Answers, Man!

Despite the best efforts of our crack staff here at Home Theater, there’s a lot of confusion, many misconceptions, and often deep shame out there that puts a barrier between a lot of people and the full enjoyment of their home theater. Sometimes it’s best to take your questions straight to an expert. Or you can ask me. Here, I tackle a number of fascinating questions (submitted via my Twitter account).

Q: Is there any real advantage to sticking with one vendor for all of my equipment? Or is pick-and-choose a better way to go?

A: Hmm, I don’t know if there’s an advantage, but I certainly hope not. My own system is like Frankenstein’s monster, patched together from parts I’ve collected over many years. I’m never quite satisfied and so, to stick with the metaphor, every now and then I like to saw a perfectly serviceable leg off my creation and put a new one in its place. As I survey the vast array of remote controls before me (I had a universal remote control, but then I got bored and sold it), I see seven different brands. Buying all one brand gives you an aesthetic advantage, but if I cared about that, I suppose I could always load my stuff into a cabinet and paint a trompe l’oeil of sleek, expensive gear on the outside of it.

Q: What’s your opinion of tactile transducers, or bass shakers? Are they worth the cash?

A: I’ve never owned one, but I’ve experienced them a number of times and like them. I’d like to try linear actuators, which move your couch, well, linearly on rails. These are said to be more involving and require less power. Plus, if you buy them big enough, you can slide the entire couch right up to the TV if you ever misplace the remote.

Q: What’s the best way to emulate the “I am going to kill all of you loud-mouthed bastards!” experience in my home theater?

A: It’s unlikely that one person would be able to round up the dozens of obnoxious jackasses that are necessary to fully simulate the modern theatergoing experience, but you can certainly get close. If you have one friend with a predilection to push entire fistfuls of golden topping–lubricated popcorn into his maw and masticate it at alarming volumes and at a continuous pace for more than two hours, seat him in a chair just behind your right shoulder. Next, find someone who thinks “theater” means “place one goes to tell one’s friend long, mind- bendingly uninteresting stories about picking up one’s aunt at the airport while also checking one’s iPhone for text messages every 45 seconds,” and seat him directly in front of you. If you happen to be watching an emotionally wrenching R-rated film, invite someone who thinks it’s fine to bring his eight- and ten-year-old kids along, so that half your attention will be focused on an internal debate about whether or not to phone Child Protective Services. Then, simply buy your ticket from a listless punk with grommets in his earlobes the size of mini doughnuts and you should be all set.

Q: Why does my home theater play better movies than my local multiplex, which is more commonly referred to as my away theater?

A: There are two multiplexes in my area. One has a robust and competently implemented sound system and a beautiful screen. The other, and unfortunately, closer one sounds as though a small child ran from speaker to speaker and punctured the cones with a Tinkertoy. (And yes, my choice of toy makes me sound like the cantankerous old guy who waters his lawn with a hose, by hand, while wearing huge white sneakers, black socks, and no shirt. But since that’s what I plan on becoming, I may as well get ahead of it.) During bass-heavy scenes, the subwoofer clatters and scrapes, sounding like a cat trying to escape from a refrigerator box filled with pan lids. The picture quality is far from perfect, and I wonder if perhaps someone tried to clear a piece of detritus off the lens without washing his hands after he just mixed up a meat loaf. This is my away theater in that I stay the hell away from it after having gone there twice. (It was so bad the first time, I thought I must have hallucinated the experience. I hadn’t.)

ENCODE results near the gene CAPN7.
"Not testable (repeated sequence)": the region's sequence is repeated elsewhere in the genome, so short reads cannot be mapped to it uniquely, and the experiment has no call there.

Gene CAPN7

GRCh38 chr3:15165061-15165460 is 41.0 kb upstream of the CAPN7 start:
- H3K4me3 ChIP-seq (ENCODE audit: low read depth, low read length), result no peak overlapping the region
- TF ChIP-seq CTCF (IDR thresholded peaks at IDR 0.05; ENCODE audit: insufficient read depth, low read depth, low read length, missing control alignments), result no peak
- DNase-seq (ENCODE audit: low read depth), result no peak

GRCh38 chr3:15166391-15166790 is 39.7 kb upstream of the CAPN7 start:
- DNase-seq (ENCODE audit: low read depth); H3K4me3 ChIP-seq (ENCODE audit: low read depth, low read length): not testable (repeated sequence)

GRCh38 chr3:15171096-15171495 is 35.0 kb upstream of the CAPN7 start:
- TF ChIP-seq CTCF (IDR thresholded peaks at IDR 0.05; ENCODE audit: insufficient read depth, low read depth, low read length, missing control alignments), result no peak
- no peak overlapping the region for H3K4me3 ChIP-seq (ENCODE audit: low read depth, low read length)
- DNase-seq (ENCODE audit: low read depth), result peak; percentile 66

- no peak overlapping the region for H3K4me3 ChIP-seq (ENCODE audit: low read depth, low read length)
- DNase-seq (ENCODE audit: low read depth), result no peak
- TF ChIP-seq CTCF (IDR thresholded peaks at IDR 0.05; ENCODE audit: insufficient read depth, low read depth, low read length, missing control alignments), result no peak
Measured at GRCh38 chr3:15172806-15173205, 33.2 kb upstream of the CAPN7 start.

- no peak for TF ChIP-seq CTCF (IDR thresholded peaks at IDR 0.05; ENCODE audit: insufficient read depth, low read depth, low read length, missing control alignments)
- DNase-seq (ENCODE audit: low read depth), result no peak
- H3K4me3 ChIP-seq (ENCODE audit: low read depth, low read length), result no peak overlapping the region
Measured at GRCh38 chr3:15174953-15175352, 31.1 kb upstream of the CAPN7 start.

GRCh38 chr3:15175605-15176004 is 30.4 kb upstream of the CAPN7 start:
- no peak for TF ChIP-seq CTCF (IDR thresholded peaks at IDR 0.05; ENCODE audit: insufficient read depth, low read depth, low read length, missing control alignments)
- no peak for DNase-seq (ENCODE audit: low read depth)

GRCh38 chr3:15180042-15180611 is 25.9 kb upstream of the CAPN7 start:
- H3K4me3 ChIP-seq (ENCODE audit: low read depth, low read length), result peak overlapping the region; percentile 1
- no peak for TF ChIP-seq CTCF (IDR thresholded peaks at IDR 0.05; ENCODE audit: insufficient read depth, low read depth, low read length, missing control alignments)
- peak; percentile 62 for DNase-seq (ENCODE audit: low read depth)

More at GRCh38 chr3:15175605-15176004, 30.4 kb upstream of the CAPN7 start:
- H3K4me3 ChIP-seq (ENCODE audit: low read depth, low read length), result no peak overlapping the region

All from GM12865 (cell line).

Q: I have a Pioneer Elite KURO PRO-111FD HDTV, Denon AVR-3808CI A/V receiver, and Aperion Intimus 4T loudspeakers. Little girl trapped in TV. Help?

A: Well, I’ll see what I can do. What I think is that you have very nice equipment, and it turns out that’s not an actual little girl. Your tuner is stuck on the Icelandic kids’ show LazyTown. It’s a bit hallucinatory, but it’s entertaining, so unless you want me to send a guy around, I’d just leave it.

Q: Have you ever had a movie so loud that your wife (or significant other) gave you the look of doom? Which film?

A: This is a very sensitive subject in my home, where there are two distinct and passionate opinions about the optimum volume for films and music. I listen to classical music almost exclusively and feel it’s served best by keeping the volume close to but not quite as loud as you typically hear in a concert hall, i.e., approximately 90 decibels during crescendos. I feel that films are much more involving and immersive when you listen to at a volume loud enough to overwhelm room noise, e.g., the sounds of passing cars, and the weed whacker a few yards away. However, my wife feels that the optimum volume for both music and films is off. Occasionally, when she’s in a feisty mood, she enjoys reading to my music, say, the Chicago Symphony Orchestra, at the same volume we get here at my home in San Diego from the actual orchestra as they play live in Chicago. The point is, every film receives the look of doom.

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